What versions of apache, php and mysql is everybody using? I want to
include the most appropriate versions in the README.
# ../bin/mysqld --version
../bin/mysqld Ver 4.0.0-alpha for pc-linux-gnu on i686
Server Version: Apache/1.3.20 (Unix) PHP/4.0.6
I suspect that my intermittent database problems have to do with the
4.0.0 mysql and its handling of fulltext indices. I'll downgrade
I started my mysqld with --log and found that we are constantly and
pointlessly selecting the wiki database. I combined all those calls in
getDBconnection() and made sure that we only call mysql_select_db()
and mysql_pconnect() when we really need to (i.e. once), using a new
For a few glorious days, I had sysop status. I no longer do. Magnus
knows at least a little about the problem, but if any of you know as well
and can fix the problem, that would be great.
The problem might be related to a login problem we still have. When I go
to any page and press "Log out" and then "Log in", I come to a page that
says: "User Larry_Sanger1, you are already logged in!"
If I then attempt to log in as "Larry Sanger", which I *suspect* (don't
know) has sysop status (whereas "Larry_Sanger" does not), it tells me:
"Larry Sanger, you are logged in!" Moreover, the link in the upper right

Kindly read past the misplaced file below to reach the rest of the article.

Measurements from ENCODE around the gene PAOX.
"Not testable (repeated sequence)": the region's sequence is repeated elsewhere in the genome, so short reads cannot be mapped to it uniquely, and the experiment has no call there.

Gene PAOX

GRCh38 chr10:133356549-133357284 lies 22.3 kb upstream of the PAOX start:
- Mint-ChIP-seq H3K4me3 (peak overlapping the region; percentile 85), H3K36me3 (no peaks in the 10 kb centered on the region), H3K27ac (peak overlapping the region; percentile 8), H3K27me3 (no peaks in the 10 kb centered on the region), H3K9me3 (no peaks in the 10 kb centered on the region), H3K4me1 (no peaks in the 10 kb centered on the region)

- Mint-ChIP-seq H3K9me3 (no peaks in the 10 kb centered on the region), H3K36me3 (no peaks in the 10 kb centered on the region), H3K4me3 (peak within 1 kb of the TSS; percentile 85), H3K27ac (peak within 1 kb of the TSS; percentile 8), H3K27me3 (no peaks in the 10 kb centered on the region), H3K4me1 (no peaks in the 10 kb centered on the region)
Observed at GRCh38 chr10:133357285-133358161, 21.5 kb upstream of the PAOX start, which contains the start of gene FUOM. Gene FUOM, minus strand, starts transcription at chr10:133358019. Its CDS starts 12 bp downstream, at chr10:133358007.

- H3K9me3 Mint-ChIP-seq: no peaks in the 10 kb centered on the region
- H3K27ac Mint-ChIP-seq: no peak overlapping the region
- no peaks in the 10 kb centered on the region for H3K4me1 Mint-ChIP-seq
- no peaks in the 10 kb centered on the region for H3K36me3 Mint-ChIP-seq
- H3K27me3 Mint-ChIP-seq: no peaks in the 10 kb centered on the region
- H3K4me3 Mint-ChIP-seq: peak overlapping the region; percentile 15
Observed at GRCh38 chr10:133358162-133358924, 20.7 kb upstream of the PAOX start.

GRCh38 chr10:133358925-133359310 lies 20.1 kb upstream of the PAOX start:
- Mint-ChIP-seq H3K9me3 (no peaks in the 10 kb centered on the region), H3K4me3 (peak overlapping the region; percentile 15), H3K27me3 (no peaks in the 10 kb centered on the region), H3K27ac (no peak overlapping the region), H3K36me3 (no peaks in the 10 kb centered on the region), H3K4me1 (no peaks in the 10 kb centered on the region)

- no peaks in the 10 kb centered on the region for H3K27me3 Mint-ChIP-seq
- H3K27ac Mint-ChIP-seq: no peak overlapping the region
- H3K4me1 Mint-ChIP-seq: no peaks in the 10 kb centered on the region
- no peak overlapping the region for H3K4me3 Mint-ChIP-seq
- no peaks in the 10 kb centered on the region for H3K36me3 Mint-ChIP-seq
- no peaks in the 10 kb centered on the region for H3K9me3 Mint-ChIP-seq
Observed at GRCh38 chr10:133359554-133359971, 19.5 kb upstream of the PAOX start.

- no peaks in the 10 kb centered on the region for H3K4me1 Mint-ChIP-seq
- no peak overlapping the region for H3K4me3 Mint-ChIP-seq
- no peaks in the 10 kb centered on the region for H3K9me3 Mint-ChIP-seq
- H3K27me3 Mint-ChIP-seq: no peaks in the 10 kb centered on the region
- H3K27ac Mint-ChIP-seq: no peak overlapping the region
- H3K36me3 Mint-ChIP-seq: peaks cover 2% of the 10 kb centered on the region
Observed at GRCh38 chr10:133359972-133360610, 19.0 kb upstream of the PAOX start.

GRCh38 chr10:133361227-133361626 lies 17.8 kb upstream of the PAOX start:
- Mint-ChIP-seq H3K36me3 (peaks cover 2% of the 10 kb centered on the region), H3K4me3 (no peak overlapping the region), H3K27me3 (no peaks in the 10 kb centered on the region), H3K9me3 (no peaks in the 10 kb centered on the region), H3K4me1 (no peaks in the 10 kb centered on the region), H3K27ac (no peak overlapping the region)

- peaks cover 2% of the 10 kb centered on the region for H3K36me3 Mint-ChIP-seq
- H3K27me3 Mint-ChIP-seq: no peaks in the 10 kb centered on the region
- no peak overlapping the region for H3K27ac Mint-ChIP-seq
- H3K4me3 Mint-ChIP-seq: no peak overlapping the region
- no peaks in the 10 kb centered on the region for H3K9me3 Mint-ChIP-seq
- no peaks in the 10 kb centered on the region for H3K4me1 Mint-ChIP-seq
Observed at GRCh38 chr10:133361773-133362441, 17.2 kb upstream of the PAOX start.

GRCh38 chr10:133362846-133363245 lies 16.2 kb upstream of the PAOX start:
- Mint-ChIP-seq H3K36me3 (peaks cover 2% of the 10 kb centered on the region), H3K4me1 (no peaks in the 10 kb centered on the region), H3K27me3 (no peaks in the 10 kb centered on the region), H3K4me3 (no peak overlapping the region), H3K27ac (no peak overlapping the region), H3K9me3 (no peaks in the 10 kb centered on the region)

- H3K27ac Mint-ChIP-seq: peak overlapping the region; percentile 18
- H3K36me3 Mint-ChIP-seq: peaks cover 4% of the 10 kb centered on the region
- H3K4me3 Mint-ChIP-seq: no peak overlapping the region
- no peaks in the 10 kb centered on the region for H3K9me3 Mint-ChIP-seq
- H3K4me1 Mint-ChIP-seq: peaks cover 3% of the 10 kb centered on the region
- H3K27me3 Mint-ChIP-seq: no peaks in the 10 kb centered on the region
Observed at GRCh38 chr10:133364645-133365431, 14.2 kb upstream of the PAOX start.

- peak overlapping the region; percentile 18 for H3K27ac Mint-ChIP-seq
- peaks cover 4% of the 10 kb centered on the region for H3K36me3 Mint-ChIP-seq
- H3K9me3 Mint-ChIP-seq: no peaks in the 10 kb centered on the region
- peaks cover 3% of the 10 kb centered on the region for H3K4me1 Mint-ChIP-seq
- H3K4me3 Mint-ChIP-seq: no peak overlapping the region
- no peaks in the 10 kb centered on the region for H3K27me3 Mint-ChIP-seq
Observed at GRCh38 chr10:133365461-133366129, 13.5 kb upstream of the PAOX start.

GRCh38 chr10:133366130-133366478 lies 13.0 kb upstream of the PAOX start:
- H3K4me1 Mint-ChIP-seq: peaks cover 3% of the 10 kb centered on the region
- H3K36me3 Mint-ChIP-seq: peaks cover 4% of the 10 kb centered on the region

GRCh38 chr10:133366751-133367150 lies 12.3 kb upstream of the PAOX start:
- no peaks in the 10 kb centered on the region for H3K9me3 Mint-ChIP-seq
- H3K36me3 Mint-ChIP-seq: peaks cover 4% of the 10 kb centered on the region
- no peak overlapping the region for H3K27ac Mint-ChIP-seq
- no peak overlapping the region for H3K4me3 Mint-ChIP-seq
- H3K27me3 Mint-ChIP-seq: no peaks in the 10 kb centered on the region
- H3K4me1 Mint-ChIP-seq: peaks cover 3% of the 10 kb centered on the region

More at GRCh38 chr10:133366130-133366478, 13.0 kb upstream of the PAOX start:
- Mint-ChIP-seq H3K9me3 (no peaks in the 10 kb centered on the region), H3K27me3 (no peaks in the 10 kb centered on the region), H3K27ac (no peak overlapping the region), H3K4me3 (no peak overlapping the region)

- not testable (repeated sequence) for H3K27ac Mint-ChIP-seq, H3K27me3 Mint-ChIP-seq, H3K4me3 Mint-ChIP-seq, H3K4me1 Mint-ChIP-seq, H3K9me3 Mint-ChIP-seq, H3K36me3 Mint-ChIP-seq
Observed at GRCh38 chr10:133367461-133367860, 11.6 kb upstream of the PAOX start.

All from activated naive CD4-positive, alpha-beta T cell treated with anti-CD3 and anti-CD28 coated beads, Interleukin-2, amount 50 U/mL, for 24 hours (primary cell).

hand corner is to "Larry Sanger"'s homepage. Hopefully, I then go back to
the Main Page only to find that I am once again "Larry_Sanger" (so says
the upper right corner link) and do not have sysop privileges.
I am running the current CVS version locally and updated my database
scheme. Search, RecentChanges, edit and preview works fine, but if I
try to save my changes, they are all lost and the file is back to the
previous version. It doesn't happen for all files, and I don't know
what the difference is (two example problem files are the main page
and "British Queen"). It's not a browser cache issue, since when I try
to edit the page again, the wiki text is also reverted to the old
version. I can write to the database, since the page counters change
correctly. Does anybody see that problem?
With my new checkin permission, I went to work happy as a clam.
I added a README file and the GPL license in COPYING.